Conflict Resolution and Peacebuilding

AfPak File: Assessing Afghanistan’s Recent Jirga

Last week, Afghanistan held a loya jirga to discuss possible ways forward in peace and reconciliation efforts. More than 3000 people attended the event, which yielded a 23-point resolution outlining a number of priorities, including a ceasefire.

However, many political opponents of Afghan President Ashraf Ghani, who organized the event, refused to attend. The Taliban, which also did not attend, rejected the idea of a ceasefire.

Colombia at a Critical Juncture for Peace: A Conversation with Members of the Peace Commission of Colombia’s House of Representatives

*Please note this event will be held in Spanish and at the United States Institute of Peace

The United Nations Security Council recently acknowledged that peace in Colombia is at a “critical juncture,” as the implementation of the 2016 peace agreement with the Revolutionary Armed Forces of Colombia (FARC) is facing significant uncertainty and the peace process with the National Liberation Army (ELN) has been suspended in the aftermath of their January terrorist attack in Bogotá.

The Normalization of Kim Jong Un – what Kim gains from visit to Russia

Just over a year ago, Kim Jong Un crossed the border into China on his armored train on his way to meet Xi Jinping in Beijing. It was the first time he had left North Korea since becoming leader, and his first meeting with another head of state.

New Survey Release: What Do Afghans Think About Current Peace and Reconciliation Efforts?

Afghanistan is witnessing stepped-up efforts to promote peace and reconciliation. These include U.S. talks with the Taliban, an intra-Afghan dialogue with the Taliban, and a planned large gathering of Afghan politicians and other leaders to discuss potential paths toward peace. But what do Afghans really think about these efforts? This event marks the release of a new online survey gauging public opinion on negotiations, ceasefires, the viability of a durable peace, and preferred political systems, among other issues.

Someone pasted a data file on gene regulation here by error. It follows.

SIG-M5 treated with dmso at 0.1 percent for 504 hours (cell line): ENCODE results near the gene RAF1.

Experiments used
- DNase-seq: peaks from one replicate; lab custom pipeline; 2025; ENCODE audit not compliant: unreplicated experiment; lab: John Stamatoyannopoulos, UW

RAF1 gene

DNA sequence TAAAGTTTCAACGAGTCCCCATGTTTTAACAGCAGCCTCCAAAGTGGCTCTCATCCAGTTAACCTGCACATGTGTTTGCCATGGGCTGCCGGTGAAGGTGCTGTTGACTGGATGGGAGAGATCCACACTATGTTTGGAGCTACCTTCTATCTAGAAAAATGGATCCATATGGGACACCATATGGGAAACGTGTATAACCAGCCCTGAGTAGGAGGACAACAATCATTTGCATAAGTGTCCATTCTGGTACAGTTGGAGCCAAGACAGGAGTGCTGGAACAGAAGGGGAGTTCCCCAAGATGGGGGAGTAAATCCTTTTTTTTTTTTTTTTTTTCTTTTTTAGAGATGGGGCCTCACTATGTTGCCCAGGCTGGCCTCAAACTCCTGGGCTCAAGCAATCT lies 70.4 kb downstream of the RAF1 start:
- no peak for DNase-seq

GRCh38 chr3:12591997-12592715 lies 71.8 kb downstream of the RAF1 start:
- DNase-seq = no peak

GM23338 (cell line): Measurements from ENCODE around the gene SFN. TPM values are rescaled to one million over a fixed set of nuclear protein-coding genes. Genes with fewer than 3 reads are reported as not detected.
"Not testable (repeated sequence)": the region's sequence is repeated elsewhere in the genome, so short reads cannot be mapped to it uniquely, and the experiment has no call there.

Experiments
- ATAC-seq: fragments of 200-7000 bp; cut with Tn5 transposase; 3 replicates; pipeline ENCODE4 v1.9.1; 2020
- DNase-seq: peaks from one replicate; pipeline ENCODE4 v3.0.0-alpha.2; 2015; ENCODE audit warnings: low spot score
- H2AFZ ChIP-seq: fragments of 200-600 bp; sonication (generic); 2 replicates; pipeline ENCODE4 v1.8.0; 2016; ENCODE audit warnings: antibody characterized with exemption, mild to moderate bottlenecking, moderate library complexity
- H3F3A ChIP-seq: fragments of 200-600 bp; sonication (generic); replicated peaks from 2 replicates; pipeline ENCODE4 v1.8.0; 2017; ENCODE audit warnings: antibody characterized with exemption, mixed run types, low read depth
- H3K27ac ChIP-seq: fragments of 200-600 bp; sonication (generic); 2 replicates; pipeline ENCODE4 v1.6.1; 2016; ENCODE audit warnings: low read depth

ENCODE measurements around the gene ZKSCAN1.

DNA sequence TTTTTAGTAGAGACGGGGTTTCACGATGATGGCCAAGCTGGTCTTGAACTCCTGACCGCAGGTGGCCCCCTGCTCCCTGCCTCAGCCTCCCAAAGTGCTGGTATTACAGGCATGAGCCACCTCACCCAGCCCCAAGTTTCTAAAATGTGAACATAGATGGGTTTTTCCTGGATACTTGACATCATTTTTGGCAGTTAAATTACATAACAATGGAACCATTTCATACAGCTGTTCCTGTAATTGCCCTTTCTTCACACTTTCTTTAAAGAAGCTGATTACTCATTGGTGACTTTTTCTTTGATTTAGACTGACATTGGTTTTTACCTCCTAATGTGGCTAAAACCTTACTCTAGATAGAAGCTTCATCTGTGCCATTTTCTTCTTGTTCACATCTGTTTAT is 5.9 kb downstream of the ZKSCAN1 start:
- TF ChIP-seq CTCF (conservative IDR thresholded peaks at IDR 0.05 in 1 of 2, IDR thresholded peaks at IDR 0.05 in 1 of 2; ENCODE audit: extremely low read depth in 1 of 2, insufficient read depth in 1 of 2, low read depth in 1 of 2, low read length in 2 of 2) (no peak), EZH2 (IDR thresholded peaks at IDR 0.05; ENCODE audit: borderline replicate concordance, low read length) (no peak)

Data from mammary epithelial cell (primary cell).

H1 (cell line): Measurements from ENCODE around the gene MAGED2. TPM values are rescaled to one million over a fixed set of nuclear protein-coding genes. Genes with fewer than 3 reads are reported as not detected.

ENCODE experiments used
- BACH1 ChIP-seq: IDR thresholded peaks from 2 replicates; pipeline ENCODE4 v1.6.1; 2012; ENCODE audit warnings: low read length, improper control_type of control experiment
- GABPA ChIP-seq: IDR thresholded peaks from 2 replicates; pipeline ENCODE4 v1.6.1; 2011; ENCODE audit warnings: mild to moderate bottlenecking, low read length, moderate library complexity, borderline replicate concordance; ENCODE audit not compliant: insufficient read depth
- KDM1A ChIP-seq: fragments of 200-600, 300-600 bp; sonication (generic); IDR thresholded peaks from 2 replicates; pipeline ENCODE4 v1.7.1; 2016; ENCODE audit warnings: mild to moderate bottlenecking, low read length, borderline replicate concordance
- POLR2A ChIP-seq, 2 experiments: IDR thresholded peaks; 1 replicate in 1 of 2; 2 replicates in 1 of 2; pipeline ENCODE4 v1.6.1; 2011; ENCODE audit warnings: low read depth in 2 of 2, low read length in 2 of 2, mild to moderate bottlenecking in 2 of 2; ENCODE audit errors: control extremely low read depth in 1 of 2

Forced African Migration to the U.S. Through the Lens of Memory Studies

Against the backdrop of the 400th anniversary of forced African migration in the United States, in this edition of Wilson Center NOW we speak with Arnaud Kurze, Wilson Center Global Fellow, and Vjeran Pavlakovic, a former Wilson Center Fellow, who reflect on U.S. memory politics and the responsibility to reckon with one of the country’s dark chapters in history.

Could a Zelenskiy Presidency Prove a Breakthrough for Conflict Resolution in the Donbas?


The Islamic State After the Fall of the Caliphate

In this edition of Wilson Center NOW we are joined by Middle East Program Fellow Amy Austin Holmes who was conducting research in Northeast Syria on the day coalition forces declared the territorial defeat of the Islamic State. Amy discusses her work conducting surveys with Kurdish, Arab, and Syriac Christian members of the Syrian Democratic Forces as well as the political and economic outlook for this war-torn region of Syria.

The 2019 India-Pakistan Crisis

In February of 2019, India and Pakistan had their most serious confrontation in nearly twenty years.  Asia Program Deputy Director Michael Kugelman provided historical context and analysis in the days surrounding the crisis.


India-Pakistan and the Threat of War (Wilson Center NOW):